Corporate Name Protection vs. Registered Trademarks

David van Moorsel

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Is my corporate name protected once the corporation is registered?

For provincial corporations, registering a corporate name provides limited protection for that name within the province in which the corporation is registered. Others are typically prevented from registering the same, or a similar name within that province, but not any other provinces. This means that you can have multiple corporations with the same name (but different owners) in different provinces.

For federal corporations, registering a corporate name provides greater protection. Others are restricted from registering the same or a similar name to an existing federal corporation across Canada, not just in a single province. For some, this added name protection justifies registration of a federal corporation over a provincial corporation, however, as will be discussed below, if name protection is important, it is generally better to apply for a registered trademark.

Limitations on Corporate Name Protection

Rules vary by jurisdiction, however, the policing of similar names is usually left up to the person seeking to register the name. In other words, the applicant gets to decide whether the name they want to register is “similar” to a name already in use. As you can imagine, this can lead to similar names being registered despite the restrictions, as some people find it difficult to come up with something new after they’ve settled on a corporate name and are fine with the risk that they may have to change it down the road.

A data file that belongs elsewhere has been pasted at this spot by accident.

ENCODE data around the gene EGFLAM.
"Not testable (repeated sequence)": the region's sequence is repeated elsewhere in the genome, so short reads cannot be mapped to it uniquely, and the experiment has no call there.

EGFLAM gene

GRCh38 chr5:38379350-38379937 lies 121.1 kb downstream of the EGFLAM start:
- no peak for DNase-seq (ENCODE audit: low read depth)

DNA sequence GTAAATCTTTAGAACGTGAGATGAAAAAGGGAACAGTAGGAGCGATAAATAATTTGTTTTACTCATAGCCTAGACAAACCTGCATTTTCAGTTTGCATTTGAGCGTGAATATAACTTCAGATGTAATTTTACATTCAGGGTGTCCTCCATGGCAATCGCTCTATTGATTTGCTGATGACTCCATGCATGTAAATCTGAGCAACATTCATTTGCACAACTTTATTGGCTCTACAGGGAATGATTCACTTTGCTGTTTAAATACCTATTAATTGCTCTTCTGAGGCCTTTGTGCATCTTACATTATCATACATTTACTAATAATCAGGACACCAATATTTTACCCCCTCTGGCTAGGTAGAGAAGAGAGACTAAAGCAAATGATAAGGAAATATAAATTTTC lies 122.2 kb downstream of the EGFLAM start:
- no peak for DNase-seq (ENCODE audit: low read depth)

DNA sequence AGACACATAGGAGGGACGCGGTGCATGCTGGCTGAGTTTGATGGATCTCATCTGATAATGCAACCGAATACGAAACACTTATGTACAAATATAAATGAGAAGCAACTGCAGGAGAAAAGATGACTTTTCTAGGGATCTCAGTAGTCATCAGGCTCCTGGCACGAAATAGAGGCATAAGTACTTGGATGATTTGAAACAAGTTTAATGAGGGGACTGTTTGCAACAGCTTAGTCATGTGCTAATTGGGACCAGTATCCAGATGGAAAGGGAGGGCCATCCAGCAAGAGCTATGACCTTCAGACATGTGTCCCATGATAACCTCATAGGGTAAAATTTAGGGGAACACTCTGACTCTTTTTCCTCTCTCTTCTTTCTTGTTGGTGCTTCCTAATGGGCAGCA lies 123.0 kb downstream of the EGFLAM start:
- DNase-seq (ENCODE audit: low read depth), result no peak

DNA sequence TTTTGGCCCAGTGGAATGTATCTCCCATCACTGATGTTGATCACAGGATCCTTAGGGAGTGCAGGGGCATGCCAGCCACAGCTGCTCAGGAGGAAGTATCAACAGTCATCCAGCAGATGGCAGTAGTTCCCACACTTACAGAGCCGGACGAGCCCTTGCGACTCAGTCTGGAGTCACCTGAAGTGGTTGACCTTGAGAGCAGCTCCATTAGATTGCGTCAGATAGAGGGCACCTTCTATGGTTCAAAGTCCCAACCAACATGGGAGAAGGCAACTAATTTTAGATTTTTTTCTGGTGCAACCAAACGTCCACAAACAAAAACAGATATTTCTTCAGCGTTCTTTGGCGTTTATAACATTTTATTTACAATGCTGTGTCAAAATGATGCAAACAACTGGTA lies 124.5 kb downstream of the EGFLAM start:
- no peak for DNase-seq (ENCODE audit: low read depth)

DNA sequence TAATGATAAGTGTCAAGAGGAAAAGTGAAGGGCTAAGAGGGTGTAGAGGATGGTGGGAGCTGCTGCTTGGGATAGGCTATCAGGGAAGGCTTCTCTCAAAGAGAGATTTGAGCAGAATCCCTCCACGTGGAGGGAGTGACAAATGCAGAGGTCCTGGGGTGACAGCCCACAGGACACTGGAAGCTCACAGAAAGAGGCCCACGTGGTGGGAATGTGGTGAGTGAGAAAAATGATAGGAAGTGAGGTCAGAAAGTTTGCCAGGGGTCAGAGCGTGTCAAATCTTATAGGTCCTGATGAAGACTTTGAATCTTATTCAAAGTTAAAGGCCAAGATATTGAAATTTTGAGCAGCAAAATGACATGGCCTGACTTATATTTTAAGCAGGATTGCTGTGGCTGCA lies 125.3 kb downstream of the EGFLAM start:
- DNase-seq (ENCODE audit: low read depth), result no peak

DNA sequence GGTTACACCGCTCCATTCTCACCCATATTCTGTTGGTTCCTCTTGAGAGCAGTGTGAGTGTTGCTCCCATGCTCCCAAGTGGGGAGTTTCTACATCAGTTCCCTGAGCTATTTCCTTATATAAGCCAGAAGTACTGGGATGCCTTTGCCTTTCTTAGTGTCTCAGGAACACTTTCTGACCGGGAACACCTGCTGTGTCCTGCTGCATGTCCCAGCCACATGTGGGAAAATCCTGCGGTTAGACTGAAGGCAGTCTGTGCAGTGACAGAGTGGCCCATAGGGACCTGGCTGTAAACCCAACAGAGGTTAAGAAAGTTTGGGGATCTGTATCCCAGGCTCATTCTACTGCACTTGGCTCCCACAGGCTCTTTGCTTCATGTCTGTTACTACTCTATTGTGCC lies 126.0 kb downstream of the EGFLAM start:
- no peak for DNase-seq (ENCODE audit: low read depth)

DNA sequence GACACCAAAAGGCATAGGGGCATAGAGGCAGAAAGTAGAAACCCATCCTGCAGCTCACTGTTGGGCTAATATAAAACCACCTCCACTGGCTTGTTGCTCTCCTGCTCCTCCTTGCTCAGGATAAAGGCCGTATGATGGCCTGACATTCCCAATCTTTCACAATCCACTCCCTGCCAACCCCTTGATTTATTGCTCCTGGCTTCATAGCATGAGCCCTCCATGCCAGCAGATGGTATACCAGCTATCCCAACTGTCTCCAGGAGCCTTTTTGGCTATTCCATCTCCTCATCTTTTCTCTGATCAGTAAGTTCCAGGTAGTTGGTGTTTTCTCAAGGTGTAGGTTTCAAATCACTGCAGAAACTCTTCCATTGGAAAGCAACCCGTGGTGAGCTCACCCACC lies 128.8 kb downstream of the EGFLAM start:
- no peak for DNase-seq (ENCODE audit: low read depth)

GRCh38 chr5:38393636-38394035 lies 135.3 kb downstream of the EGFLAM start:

Another limitation with respect to protection provided by corporate name registration has to do with enforcement. If a corporation believes that an identical or similar name has been registered that should not have been, the corporation is left to seeking recourse from the applicable corporate registry, essentially requesting that they force the other person to change their corporate name. Depending on the circumstances, the corporation may also be able to sue for something called “passing off”, however, this can be difficult and expensive to do, and is unlikely to be successful unless the owners of the new corporation have clearly adopted the new name in order to take advantage of the goodwill generated by the existing business.

Benefits of applying for a registered trademark

If you’re brand is important to you, we recommend applying for a trademark for your corporate name. Here are a few of the benefits a registered trademark can provide:

  • a registered trademark provides protection across Canada, no matter where your corporation is registered;
  • a registered trademark protects against the registration of identical and confusingly similar names, but also against use of the same or a confusingly similar name. In other words, the protection is not limited to preventing registration, but also any other commercial use;
  • a registered trademark provides for the ability to sue for trademark infringement as well as passing off. This can make it easier to prevent unauthorized use and obtain damages from infringers;
  • a registered trademark can provide advantages in disputes over domain names.

A registered trademark can also be obtained for things such as slogans and logos, however, most corporations seek protection for their corporate name first, as it’s often the most important to their business.

Our incorporation packages include the provision of legal advice which can be used (if clients wish) for the purposes of conducting trademark due diligence and analysis or providing advice on corporate name protection.


If you’d like more information about choosing a name for your corporation or ensuring that the name you’d like to use is capable of trademark protection, contact a business and trademark lawyer with Twin River Law LLP.

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This article contains general information, NOT LEGAL ADVICE.
If you’d like legal advice from a lawyer, incorporate with us or contact a lawyer with Twin River Law LLP to request a consultation.